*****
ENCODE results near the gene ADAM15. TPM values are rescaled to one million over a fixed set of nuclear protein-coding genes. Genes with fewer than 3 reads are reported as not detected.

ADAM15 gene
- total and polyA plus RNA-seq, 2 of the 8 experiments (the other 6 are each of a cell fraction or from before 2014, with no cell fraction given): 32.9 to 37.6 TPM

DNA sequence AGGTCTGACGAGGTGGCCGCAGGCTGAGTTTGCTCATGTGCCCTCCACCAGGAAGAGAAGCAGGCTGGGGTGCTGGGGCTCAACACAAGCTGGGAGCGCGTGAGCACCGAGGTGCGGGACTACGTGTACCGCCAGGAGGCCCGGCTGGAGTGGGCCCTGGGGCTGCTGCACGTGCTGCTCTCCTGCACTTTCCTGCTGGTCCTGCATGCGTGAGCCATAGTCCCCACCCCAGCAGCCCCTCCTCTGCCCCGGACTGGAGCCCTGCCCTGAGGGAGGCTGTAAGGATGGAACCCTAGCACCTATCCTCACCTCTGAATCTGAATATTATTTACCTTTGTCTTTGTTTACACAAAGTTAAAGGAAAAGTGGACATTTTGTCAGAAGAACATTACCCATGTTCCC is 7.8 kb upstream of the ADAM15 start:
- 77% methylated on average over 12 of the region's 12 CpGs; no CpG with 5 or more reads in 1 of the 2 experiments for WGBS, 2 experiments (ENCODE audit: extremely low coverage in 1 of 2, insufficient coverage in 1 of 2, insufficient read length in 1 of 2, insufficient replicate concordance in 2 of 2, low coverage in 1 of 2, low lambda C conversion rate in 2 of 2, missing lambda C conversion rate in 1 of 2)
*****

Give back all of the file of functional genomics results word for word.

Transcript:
ENCODE results near the gene ADAM15. TPM values are rescaled to one million over a fixed set of nuclear protein-coding genes. Genes with fewer than 3 reads are reported as not detected.

ADAM15 gene
- total and polyA plus RNA-seq, 2 of the 8 experiments (the other 6 are each of a cell fraction or from before 2014, with no cell fraction given): 32.9 to 37.6 TPM

DNA sequence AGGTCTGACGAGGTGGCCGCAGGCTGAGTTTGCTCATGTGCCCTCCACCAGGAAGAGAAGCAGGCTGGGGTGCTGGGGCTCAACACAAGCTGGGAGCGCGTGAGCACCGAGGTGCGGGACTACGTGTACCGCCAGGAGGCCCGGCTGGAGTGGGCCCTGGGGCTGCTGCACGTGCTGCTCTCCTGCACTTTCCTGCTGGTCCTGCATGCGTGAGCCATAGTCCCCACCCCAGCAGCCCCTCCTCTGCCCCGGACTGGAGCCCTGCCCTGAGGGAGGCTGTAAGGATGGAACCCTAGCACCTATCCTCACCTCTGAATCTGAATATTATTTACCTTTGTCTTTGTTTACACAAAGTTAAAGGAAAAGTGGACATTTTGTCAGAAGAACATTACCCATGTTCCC is 7.8 kb upstream of the ADAM15 start:
- 77% methylated on average over 12 of the region's 12 CpGs; no CpG with 5 or more reads in 1 of the 2 experiments for WGBS, 2 experiments (ENCODE audit: extremely low coverage in 1 of 2, insufficient coverage in 1 of 2, insufficient read length in 1 of 2, insufficient replicate concordance in 2 of 2, low coverage in 1 of 2, low lambda C conversion rate in 2 of 2, missing lambda C conversion rate in 1 of 2)